If you will have to work while you are in school, particularly while you're in the course-work stage of your studies, see if part-time study is an option of the program you're considering. These programs typically involve the completion of six to nine credits per semester. They are ideal for people who have already begun their careers and who would like to continue gaining professional experience while earning the degree that will allow them to move on to the next level. While part-time study sometimes costs more in the long run, the lower tuition per semester and the free time to pursue other interests and responsibilities are the main incentive in these programs. This can make all the difference in the course-work years, where carrying two classes per semester instead of four can make balancing work and study possible. Most part-time students take two to three years to earn their master's, and have been known to take several more to reach their doctorates. Part-time programs are slow, however, which can be discouraging, especially when licensure or salary increases are at stake.
Are there night or weekend classes? When is the library open? The lab? Talk to students who are currently in the program, especially those who work. Professors can be intolerant of working students' limited study time and work obligations (especially when that means missing class). If you are in a master's program for specific training or job advancement, this may be annoying but will cause no permanent damage to your career. If you plan to apply to a doctoral program, though, in which relationships with professors are more crucial to your progress and success, the burden of pleasing a boss and an adviser at the same time may be unmanageable.
Although many students in full-time graduate programs support themselves with part-time work, their primary allegiance is to the graduate degree. It will become the focus of your life, but if there is any way that you can manage full-time, or nearly fulltime, studies at the higher levels, do it. You can graduate quicker and start picking up the financial pieces that much sooner -- and often with a more secure base for your job search in the form of good support from your adviser.
Nondegree or Nonmatriculated Programs
Want to go to graduate school without really applying? Some programs offer nondegree or nonmatriculated status, meaning that you apply, pay tuition, register for classes, stay up all night writing papers, and generally do everything that "matriculated" students do -- except earn a master's or doctorate. Why do schools have this option, and who would put herself through it when there's no degree at the end? A nondegree program might be for you if you are not quite sure what degree you do want to pursue, or if you have been out of school for a long time and want to get back into the academic world. It also can be appealing if you're a professional who wants a bit of additional graduate education without the burden of a full graduate program.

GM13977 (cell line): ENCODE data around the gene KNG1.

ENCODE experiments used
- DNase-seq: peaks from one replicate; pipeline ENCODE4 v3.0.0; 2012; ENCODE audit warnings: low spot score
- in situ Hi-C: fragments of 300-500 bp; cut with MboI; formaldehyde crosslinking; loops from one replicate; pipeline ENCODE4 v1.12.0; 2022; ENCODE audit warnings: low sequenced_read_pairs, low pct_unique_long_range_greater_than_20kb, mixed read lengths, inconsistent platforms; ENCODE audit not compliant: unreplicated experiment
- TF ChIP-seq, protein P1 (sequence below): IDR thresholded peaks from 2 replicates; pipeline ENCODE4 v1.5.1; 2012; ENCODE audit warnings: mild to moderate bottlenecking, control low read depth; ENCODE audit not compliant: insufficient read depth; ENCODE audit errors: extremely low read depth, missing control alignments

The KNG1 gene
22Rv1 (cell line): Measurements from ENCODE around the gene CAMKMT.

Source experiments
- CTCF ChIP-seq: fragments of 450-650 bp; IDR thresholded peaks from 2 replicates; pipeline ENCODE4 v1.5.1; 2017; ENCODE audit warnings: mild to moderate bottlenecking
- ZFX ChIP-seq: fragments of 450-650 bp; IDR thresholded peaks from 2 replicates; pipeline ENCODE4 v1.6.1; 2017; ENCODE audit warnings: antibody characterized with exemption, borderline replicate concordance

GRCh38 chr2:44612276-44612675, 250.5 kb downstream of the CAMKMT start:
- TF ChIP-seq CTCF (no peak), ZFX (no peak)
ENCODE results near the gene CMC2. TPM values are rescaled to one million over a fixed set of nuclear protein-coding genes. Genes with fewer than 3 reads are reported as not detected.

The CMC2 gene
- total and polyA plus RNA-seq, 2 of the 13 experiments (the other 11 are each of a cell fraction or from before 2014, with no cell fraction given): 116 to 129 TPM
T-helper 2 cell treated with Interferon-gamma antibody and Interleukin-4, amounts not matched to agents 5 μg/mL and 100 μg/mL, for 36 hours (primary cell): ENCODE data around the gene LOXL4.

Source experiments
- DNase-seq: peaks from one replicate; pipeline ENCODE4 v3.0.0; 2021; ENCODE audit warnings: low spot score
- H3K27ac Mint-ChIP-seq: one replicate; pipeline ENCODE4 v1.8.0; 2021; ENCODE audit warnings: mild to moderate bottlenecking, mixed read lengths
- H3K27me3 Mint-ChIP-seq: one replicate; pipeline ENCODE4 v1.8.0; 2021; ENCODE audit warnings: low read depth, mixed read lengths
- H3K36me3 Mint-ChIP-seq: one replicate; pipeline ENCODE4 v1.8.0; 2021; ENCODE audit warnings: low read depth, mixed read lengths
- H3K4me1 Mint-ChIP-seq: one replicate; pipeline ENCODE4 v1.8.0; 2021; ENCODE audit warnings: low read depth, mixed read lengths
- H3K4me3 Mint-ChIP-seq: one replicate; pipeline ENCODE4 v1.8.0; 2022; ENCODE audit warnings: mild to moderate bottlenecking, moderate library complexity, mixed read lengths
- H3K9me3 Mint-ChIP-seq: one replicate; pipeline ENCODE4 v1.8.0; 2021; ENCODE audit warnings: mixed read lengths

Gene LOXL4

If you're not accepted into a degree program, can you get into a graduate school this way? Possibly. According to one grad school admissions officer, it pays to honestly ask the admissions office if taking classes gives you an edge.
The first step in the graduate school selection process is to take an objective look at yourself as a candidate. You may hate this step because it forces you to look at your weaknesses as well as your strengths; however, bear in mind that nearly every graduate school applicant has at least one major weakness in her application. A common one is an undergraduate GPA that doesn't reflect your ability; another is lack of background knowledge or experience in the field you hope to enter. And although it's possible for you, the applicant, to rationalize that mediocre GPA, you can be sure that the admissions committee won't.
A much better strategy is to make an honest evaluation of your candidacy, then create your application in a way that convinces the admissions committee that your weaknesses are irrelevant and that your strengths, as demonstrated on your application, make you such a great asset to the department that they can't possibly turn you down.
Copyright © 2001, by Kaplan, Inc.
Table of Contents
|Part 1||An Introduction to Graduate Programs|
|Chapter 1||Assessing Your Goals||3|
|Chapter 2||Social Work||19|
|Chapter 4||Psychology and Counseling||33|
|Chapter 6||Humanities and Social Sciences||47|
|Chapter 8||Computer Science||61|
|Chapter 10||The Sciences||73|
|Part 2||Selecting a Program|
|Chapter 11||Getting Information||83|
|Chapter 12||Evaluating Graduate Programs||103|
|Part 3||Applying to Graduate School|
|Chapter 13||Meeting Admissions Requirements||113|
|Chapter 14||Preparing Your Application||121|
|Chapter 15||The Personal Statement||135|
|Chapter 16||After You Apply||159|
|Part 4||Special Considerations|
|Chapter 17||The Re-Entry Student's Guide to Success||167|
|Chapter 18||African American Students||175|
|Chapter 19||Yes, You Can! For Students with Disabilities||183|
|Chapter 20||Especially for International Students||193|
|Part 5||Financing Your Degree|
|Chapter 21||Planning Your Investment||209|
|Chapter 22||Locating Sources of Aid||217|
|Chapter 23||The Financial Aid Application Process||233|
|Chapter 24||Borrowing the Money||245|
|Appendix A||Quick Reference List of Key Resources||263|
|Appendix B||Universities with Graduate Programs||267|